literature & technology: where have all the lonely writers gone?
The whimsical image of a writer brings to mind thoughts of troubled souls shut away in dark rooms, with a piece of paper and a pencil, or a typewriter, pouring their creations onto the page in deep isolation. When the writing isn’t going, that doesn’t matter, the writer can take a walk, or indulge in a book from their expansive collection, or simply close their eyes and let their imagination wander. A submission posted off here and there demands interaction with the post office, and then it’s a matter of waiting for publication and pay checks to trickle in. Enough to live on, and nothing more, but that’s okay, because the writer doesn’t need much to survive on. Food and shelter and paper and pencils and books, and that will suffice to sustain.
I love this image of the writer, for the carefree lifestyle it depicts and because it is, of course, so fanciful, and so imagined, that only a writer ever could have conjured such a false stereotype of a writer. We all know the reality is much different from this view; however, there is one truth within that passage which has always seemed unescapable – that of isolation and solitude. Writing is undoubtedly a solitary profession, and I doubt that will ever change. Unless a widespread form of mind reading is developed and writers can plug into each other’s brains and see exactly what the other writer is visualising, and from that two writers can simultaneously create the same story. But while the craft itself will remain solitary, thanks to the internet and social media, the writing community is becoming much stronger, much louder and much more accessible for all these isolated writers.
I snubbed Twitter for a long, long time. I couldn’t see the point – what, so it’s like Facebook but with only the status updates? To me, that seemed egotistical and boring. I got sick of knowing what my friends had for lunch on my Facebook newsfeed and what they were up to every hour of every day. I didn’t need to know. It’s not my life, it’s theirs, and, while I’m glad they’re enjoying their days, please feel free to continue enjoying it without updating Facebook every half hour. I daresay you’d enjoy it even more that way. So to me, Twitter was irrelevant. But then I started reading more and more about it. And then I realised I needed to build a bigger platform for my writing work, if I was really serious about making a go of it. So, I bit the bullet and joined Twitter. And now I wished I’d joined years ago.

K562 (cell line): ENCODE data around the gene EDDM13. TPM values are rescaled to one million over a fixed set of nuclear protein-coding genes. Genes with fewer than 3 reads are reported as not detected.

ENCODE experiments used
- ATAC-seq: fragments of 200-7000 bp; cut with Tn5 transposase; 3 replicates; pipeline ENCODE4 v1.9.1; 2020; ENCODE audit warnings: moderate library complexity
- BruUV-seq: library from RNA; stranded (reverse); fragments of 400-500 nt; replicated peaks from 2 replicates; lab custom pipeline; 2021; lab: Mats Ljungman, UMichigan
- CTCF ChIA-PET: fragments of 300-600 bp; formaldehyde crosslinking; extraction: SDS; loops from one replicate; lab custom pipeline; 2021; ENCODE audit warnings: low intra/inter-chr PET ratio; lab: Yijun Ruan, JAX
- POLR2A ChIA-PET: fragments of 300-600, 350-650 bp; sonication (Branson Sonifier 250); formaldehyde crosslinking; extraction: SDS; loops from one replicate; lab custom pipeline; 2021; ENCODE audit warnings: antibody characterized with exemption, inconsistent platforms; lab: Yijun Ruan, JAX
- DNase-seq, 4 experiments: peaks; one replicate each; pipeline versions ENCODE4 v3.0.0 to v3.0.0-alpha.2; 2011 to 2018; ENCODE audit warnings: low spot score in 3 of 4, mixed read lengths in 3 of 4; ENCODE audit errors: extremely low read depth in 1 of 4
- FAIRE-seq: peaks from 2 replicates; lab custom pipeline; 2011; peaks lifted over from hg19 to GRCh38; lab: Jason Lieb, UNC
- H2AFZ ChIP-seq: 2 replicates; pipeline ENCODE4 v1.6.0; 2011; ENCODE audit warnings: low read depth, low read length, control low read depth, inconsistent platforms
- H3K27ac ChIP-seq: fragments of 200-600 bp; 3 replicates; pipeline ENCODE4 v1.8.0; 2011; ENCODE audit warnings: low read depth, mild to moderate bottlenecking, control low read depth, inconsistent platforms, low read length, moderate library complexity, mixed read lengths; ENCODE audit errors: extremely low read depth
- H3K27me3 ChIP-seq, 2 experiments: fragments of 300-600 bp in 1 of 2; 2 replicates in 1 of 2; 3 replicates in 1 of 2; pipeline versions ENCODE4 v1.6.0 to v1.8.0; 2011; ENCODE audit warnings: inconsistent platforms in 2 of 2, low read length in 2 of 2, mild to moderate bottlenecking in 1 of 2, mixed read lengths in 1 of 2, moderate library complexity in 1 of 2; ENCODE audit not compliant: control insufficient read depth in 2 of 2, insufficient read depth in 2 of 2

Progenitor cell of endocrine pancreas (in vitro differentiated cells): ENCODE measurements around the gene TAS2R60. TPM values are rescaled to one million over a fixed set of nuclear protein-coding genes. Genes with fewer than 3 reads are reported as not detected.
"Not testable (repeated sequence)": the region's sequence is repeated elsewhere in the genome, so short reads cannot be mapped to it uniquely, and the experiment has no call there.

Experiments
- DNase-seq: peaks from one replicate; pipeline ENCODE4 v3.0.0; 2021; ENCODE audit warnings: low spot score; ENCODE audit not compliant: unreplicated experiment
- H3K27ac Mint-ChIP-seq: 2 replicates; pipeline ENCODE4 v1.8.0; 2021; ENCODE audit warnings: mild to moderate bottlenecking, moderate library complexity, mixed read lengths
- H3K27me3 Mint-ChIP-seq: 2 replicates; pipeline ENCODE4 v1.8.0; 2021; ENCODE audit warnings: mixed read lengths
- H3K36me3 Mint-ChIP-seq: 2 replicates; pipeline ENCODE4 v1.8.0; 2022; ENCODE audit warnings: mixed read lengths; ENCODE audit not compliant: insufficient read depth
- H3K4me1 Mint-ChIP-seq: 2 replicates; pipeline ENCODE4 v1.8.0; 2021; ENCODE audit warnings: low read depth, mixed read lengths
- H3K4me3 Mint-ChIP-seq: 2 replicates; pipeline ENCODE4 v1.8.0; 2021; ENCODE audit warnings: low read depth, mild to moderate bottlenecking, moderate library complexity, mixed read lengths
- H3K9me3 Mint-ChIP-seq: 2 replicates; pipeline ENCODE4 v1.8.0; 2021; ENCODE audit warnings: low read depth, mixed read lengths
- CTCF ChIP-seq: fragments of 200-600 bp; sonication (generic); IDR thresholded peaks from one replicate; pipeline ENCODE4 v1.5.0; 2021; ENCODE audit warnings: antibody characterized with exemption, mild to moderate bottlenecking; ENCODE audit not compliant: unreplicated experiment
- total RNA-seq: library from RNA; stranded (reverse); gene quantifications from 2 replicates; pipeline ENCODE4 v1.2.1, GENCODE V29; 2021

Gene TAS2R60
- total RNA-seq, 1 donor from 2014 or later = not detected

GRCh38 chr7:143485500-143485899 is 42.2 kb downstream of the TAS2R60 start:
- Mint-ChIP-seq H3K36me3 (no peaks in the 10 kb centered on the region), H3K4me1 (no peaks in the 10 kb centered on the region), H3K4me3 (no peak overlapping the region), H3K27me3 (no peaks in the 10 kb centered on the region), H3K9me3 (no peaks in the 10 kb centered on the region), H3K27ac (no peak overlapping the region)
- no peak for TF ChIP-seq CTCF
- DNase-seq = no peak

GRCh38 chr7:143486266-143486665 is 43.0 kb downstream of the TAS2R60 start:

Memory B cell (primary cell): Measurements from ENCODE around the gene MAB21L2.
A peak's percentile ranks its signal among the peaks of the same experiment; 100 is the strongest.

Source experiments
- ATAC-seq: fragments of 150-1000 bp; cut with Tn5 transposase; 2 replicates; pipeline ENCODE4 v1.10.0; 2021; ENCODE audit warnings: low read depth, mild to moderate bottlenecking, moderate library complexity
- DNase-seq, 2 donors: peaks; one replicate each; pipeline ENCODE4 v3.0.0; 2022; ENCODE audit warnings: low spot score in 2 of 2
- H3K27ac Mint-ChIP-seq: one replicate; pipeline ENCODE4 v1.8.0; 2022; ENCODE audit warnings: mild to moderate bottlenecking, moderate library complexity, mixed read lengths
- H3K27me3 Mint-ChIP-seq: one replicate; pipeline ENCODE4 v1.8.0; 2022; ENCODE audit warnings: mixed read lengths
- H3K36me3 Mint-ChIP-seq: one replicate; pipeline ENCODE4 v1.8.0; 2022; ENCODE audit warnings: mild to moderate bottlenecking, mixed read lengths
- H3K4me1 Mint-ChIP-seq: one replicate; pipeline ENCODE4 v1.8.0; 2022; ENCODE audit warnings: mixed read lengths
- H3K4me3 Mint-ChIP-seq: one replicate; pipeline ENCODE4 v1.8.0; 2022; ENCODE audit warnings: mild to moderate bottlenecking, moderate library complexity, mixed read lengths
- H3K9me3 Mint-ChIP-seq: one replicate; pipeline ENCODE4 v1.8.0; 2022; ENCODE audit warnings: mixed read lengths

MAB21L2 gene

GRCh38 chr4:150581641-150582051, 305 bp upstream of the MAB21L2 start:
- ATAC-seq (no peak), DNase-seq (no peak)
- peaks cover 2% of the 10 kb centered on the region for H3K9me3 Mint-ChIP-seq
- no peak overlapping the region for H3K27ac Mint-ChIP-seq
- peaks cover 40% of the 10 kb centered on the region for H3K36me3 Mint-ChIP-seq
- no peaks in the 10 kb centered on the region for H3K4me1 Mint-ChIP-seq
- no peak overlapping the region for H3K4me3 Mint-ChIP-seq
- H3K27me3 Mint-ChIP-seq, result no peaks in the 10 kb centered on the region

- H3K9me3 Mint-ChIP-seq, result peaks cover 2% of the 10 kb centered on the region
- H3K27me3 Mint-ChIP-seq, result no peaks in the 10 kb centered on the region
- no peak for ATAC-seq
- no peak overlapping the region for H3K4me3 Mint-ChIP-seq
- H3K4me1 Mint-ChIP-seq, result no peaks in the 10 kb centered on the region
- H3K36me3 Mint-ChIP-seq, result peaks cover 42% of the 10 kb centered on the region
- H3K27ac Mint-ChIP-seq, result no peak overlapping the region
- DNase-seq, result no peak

Twitter keeps me in the loop about what is going on in the writing world. I find out about competitions, journals accepting submissions, industry news and random bits and pieces which make me laugh. And while I’m sure there are some big ego types on Twitter, I’ve found it to be a very friendly place- it is about connecting and communicating with people in only 140 characters, and, for me, about being part of the writing community. Being a writer can be very, very lonely sometimes, and it is reassuring to find likeminded people to communicate with. I don’t tweet a lot- I check my twitter feed every day, but I don’t tweet every day because I don’t always feel like I have something to say.
But this isn’t an article about Twitter. This is an article about the importance of having a writing community for support. And in a profession as solitary as writing is, the internet has opened up a world of possibilities for the lonely, isolated writer to be not quite so lonely or isolated. I’ll admit, as a writer, there are days where I want to be isolated. I want to shut myself off from everything else and write- and on those days I do just that. I shut myself in my room, unplug my internet and thrash my keyboard until my fingers get RSI. But there are other days when I want to feel connected, and part of something bigger, and know that choosing to write is more than just me, a blank word document, my imagination and my vocabulary. As much as I covet the image of the happy, isolated writer living a simple, carefree life, it’s not a reality, and I wouldn’t want it to be mine. I’ll save that character for one of my stories.